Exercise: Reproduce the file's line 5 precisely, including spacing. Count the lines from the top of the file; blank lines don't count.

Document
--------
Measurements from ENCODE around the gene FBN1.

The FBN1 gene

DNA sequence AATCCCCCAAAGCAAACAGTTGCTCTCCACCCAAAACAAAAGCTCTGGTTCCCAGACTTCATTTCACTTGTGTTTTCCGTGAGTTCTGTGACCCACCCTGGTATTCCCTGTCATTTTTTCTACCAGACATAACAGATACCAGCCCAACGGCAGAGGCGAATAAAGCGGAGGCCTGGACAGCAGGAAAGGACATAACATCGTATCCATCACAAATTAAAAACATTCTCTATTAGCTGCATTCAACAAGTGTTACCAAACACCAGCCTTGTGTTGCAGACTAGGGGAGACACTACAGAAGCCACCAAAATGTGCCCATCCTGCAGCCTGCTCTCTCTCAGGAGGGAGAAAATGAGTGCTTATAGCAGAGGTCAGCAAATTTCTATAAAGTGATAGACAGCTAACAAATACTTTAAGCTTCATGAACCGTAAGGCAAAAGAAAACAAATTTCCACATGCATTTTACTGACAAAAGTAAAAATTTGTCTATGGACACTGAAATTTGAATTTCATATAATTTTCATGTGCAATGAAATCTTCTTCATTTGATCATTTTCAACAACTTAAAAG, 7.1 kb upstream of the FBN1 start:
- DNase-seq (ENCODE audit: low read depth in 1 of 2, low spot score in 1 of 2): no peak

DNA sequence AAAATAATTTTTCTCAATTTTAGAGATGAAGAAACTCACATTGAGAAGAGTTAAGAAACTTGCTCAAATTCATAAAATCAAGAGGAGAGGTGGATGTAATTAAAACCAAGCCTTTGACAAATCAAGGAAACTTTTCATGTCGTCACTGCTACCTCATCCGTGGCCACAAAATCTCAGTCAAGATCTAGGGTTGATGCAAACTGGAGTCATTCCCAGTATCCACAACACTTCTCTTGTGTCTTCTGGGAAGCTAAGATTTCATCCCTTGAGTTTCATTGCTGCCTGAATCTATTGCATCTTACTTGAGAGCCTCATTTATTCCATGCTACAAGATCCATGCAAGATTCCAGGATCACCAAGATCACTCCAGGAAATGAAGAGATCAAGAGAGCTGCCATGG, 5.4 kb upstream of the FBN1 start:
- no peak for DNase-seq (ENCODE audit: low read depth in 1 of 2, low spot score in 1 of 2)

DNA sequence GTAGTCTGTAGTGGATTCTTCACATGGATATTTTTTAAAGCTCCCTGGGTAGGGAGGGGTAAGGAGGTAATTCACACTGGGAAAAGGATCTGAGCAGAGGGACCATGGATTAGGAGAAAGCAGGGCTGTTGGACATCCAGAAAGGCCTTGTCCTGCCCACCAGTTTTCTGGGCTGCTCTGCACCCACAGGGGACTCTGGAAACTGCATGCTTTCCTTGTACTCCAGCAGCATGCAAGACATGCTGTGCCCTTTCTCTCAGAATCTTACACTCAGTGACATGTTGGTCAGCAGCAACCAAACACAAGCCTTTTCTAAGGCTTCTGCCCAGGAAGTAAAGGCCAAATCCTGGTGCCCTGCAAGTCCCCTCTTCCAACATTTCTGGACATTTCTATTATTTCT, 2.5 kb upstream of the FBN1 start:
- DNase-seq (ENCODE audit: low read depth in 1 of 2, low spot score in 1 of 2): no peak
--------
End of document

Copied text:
DNA sequence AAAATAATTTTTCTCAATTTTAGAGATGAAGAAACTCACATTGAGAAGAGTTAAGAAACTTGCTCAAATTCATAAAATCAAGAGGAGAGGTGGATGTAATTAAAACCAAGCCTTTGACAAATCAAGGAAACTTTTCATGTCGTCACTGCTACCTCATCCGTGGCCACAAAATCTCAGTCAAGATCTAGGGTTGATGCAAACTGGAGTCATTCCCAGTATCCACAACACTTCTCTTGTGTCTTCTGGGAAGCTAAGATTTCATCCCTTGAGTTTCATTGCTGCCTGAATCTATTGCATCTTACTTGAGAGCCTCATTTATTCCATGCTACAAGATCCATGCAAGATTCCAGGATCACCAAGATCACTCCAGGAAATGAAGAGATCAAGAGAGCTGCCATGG, 5.4 kb upstream of the FBN1 start: